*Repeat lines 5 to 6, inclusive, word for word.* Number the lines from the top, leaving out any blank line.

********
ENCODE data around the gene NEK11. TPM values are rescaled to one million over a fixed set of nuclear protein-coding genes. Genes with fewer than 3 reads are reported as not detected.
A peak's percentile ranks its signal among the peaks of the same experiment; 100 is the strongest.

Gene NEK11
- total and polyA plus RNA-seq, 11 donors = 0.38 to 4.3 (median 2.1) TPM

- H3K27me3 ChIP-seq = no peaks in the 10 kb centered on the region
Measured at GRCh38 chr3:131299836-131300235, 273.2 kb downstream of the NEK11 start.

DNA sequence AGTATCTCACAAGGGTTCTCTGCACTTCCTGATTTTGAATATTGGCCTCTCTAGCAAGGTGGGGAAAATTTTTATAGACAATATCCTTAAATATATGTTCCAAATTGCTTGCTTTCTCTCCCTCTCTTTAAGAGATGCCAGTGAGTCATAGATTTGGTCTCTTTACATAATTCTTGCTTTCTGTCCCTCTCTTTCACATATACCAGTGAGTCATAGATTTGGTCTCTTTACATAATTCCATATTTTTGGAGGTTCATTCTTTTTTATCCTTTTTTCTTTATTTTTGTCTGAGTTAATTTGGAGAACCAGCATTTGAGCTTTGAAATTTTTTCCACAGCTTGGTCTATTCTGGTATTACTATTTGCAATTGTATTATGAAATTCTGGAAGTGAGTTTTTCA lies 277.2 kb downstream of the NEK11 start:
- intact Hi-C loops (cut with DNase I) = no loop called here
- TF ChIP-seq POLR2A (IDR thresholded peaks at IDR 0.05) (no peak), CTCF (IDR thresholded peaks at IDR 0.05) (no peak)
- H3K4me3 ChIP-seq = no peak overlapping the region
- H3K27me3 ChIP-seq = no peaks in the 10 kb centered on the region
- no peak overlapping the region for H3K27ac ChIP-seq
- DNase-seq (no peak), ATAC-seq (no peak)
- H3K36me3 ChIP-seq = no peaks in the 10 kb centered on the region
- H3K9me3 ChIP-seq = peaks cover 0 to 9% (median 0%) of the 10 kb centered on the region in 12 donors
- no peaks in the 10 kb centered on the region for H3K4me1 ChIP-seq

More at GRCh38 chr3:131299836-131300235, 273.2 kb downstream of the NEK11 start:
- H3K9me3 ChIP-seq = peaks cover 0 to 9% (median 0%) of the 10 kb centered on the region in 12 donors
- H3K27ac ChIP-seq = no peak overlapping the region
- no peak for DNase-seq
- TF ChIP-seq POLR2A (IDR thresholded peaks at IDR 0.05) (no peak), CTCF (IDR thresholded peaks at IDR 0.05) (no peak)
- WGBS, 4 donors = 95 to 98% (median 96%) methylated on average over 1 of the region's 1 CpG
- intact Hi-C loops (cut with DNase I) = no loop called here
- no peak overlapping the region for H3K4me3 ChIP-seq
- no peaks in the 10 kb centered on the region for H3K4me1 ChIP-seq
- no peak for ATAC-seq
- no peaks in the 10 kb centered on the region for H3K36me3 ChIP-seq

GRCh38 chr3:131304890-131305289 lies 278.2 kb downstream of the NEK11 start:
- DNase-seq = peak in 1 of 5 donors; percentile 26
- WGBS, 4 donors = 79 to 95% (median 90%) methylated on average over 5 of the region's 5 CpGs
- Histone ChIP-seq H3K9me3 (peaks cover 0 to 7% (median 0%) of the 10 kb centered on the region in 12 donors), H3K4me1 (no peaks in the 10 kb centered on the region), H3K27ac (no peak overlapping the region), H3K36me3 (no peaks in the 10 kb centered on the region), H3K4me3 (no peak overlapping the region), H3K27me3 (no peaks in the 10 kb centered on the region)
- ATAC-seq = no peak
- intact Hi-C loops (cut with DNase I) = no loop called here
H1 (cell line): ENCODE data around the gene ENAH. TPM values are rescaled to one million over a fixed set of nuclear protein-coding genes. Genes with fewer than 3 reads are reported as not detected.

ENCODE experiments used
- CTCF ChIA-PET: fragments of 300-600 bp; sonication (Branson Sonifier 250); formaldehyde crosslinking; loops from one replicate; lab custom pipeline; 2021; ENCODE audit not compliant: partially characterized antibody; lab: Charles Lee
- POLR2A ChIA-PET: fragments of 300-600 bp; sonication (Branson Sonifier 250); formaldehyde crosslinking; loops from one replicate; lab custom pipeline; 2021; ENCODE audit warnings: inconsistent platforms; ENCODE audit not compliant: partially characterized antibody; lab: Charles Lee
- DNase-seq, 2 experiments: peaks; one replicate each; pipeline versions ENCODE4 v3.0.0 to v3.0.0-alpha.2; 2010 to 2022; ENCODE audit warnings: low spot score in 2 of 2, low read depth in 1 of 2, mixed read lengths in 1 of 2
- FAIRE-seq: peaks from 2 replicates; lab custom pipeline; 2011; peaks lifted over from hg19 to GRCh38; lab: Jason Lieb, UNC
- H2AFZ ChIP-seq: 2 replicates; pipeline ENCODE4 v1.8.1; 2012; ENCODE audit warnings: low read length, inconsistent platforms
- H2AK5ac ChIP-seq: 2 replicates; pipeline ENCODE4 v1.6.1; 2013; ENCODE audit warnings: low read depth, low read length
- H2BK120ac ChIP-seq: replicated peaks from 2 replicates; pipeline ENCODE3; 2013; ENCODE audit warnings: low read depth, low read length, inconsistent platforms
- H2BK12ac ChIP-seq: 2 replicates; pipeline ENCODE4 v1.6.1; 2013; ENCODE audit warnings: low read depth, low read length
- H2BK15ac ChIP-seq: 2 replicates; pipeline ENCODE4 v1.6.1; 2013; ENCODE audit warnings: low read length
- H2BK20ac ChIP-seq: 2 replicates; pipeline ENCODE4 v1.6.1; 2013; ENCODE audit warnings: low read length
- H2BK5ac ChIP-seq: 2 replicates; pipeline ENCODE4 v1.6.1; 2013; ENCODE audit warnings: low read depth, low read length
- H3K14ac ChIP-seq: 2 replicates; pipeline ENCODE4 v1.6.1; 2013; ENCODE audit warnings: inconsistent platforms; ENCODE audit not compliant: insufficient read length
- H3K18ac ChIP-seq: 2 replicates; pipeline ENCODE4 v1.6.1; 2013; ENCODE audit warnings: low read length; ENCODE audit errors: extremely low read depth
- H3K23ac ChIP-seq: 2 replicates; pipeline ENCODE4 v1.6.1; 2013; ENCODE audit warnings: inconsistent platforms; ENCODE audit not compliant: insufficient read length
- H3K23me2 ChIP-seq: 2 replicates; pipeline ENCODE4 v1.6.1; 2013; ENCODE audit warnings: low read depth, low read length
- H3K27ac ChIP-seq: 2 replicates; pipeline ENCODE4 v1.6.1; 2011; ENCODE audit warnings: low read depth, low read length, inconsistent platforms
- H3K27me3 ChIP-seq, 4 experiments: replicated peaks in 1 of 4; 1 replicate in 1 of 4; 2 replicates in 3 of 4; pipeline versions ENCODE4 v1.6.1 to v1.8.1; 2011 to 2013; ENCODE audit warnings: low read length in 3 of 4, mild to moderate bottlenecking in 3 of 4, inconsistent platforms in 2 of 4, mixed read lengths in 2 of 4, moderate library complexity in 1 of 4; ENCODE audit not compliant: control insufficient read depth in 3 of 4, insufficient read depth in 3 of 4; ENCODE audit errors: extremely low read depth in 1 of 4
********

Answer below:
- H3K27me3 ChIP-seq = no peaks in the 10 kb centered on the region
Measured at GRCh38 chr3:131299836-131300235, 273.2 kb downstream of the NEK11 start.